5. ^ a b Hugo Greenhalgh (4 April 2011). "Never mind the recession, feel the quality". Financial Times. 
  6. ^ "Our New Shop". Cad and the Dandy. 7 October 2009. Retrieved 28 September 2010. 
  7. ^ Cad & The Dandy, Savile Row Tailor – The Perfect Number:13
  8. ^ "Cad and the Dandy's London Cut". St James Style Blog. 26 May 2010. Retrieved 28 September 2010. 
  9. ^ "Garment Specifications". The Savile Row Bespoke Association. Retrieved 28 September 2010. 
  10. ^ Cad & The Dandy, Savile Row Tailor – The Perfect Number:13
  11. ^ Cad & The Dandy launches Savile Row flagship
  12. ^ Britain’s bespoke tailoring industry faces catastrophic skill gap
  13. ^ "The dandy bounces back off the ropes – now he's the daddy". London: The Independent. 18 July 2010. Retrieved 28 September 2010.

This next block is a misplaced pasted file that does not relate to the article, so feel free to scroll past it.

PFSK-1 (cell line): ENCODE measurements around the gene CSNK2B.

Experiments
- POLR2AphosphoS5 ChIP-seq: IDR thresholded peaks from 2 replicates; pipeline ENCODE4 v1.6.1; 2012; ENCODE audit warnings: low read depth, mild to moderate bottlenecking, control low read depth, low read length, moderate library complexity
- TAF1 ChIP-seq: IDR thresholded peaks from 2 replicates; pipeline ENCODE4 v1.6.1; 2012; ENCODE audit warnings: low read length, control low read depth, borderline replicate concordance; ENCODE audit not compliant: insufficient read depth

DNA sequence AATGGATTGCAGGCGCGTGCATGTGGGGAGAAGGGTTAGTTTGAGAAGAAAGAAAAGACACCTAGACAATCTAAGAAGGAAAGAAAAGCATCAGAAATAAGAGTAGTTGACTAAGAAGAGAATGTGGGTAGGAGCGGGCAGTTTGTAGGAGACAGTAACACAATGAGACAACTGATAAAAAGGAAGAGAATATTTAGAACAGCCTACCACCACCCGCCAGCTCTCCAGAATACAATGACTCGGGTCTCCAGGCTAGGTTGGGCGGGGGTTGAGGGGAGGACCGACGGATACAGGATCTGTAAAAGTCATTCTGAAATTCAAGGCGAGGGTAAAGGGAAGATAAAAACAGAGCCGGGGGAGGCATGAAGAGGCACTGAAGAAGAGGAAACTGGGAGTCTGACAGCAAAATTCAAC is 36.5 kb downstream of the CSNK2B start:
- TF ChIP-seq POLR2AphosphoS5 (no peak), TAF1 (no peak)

14. ^ Maryam Omidi (30 September 2010). "And the best dressed in the City is...". Financial News. Retrieved 18 November 2010. 
  15. ^ "London's Best Dressed Banker to Get Award". CNBC. 29 September 2010. Retrieved 18 November 2010. 
  16. ^ "THE BEST DRESSED BANKER AWARDS...". The Daily Express. 29 August 2010. Retrieved 18 November 2010. 
  17. ^ Tom Meltzer (3 October 2010). "Bankers are fashionable now. Or so they think". London: The Guardian. Retrieved 18 November 2010. 
  18. ^ "Cad and the Dandy Part 2: Perfecting The Suit". Men's Flair. 8 March 2009. Retrieved 28 September 2010. 
  19. ^ "Cad & The Dandy, City of London, London". Qype. 

External links[edit]

Coordinates: 51°30′47″N 0°5′9″W / 51.51306°N 0.08583°W / 51.51306; -0.08583

See also[edit]